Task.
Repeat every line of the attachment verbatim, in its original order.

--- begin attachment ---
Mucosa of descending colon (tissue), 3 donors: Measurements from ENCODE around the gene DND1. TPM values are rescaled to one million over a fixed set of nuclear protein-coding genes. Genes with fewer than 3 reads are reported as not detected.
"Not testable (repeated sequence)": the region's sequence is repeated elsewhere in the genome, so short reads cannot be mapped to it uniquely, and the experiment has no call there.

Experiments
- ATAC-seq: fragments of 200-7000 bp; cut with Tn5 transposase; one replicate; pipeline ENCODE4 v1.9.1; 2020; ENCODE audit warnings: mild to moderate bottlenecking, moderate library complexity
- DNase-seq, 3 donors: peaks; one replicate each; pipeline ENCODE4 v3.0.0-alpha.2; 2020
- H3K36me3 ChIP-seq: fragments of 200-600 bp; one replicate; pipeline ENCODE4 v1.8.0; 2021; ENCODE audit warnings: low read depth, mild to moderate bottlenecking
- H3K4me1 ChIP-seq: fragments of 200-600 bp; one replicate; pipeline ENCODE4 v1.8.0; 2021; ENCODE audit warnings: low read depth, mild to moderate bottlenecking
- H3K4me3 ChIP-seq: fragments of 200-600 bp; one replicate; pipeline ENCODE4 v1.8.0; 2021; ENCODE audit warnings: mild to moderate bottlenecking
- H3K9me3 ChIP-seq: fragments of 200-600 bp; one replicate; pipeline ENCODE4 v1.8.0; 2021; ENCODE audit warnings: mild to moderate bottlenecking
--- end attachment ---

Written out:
Mucosa of descending colon (tissue), 3 donors: Measurements from ENCODE around the gene DND1. TPM values are rescaled to one million over a fixed set of nuclear protein-coding genes. Genes with fewer than 3 reads are reported as not detected.
"Not testable (repeated sequence)": the region's sequence is repeated elsewhere in the genome, so short reads cannot be mapped to it uniquely, and the experiment has no call there.

Experiments
- ATAC-seq: fragments of 200-7000 bp; cut with Tn5 transposase; one replicate; pipeline ENCODE4 v1.9.1; 2020; ENCODE audit warnings: mild to moderate bottlenecking, moderate library complexity
- DNase-seq, 3 donors: peaks; one replicate each; pipeline ENCODE4 v3.0.0-alpha.2; 2020
- H3K36me3 ChIP-seq: fragments of 200-600 bp; one replicate; pipeline ENCODE4 v1.8.0; 2021; ENCODE audit warnings: low read depth, mild to moderate bottlenecking
- H3K4me1 ChIP-seq: fragments of 200-600 bp; one replicate; pipeline ENCODE4 v1.8.0; 2021; ENCODE audit warnings: low read depth, mild to moderate bottlenecking
- H3K4me3 ChIP-seq: fragments of 200-600 bp; one replicate; pipeline ENCODE4 v1.8.0; 2021; ENCODE audit warnings: mild to moderate bottlenecking
- H3K9me3 ChIP-seq: fragments of 200-600 bp; one replicate; pipeline ENCODE4 v1.8.0; 2021; ENCODE audit warnings: mild to moderate bottlenecking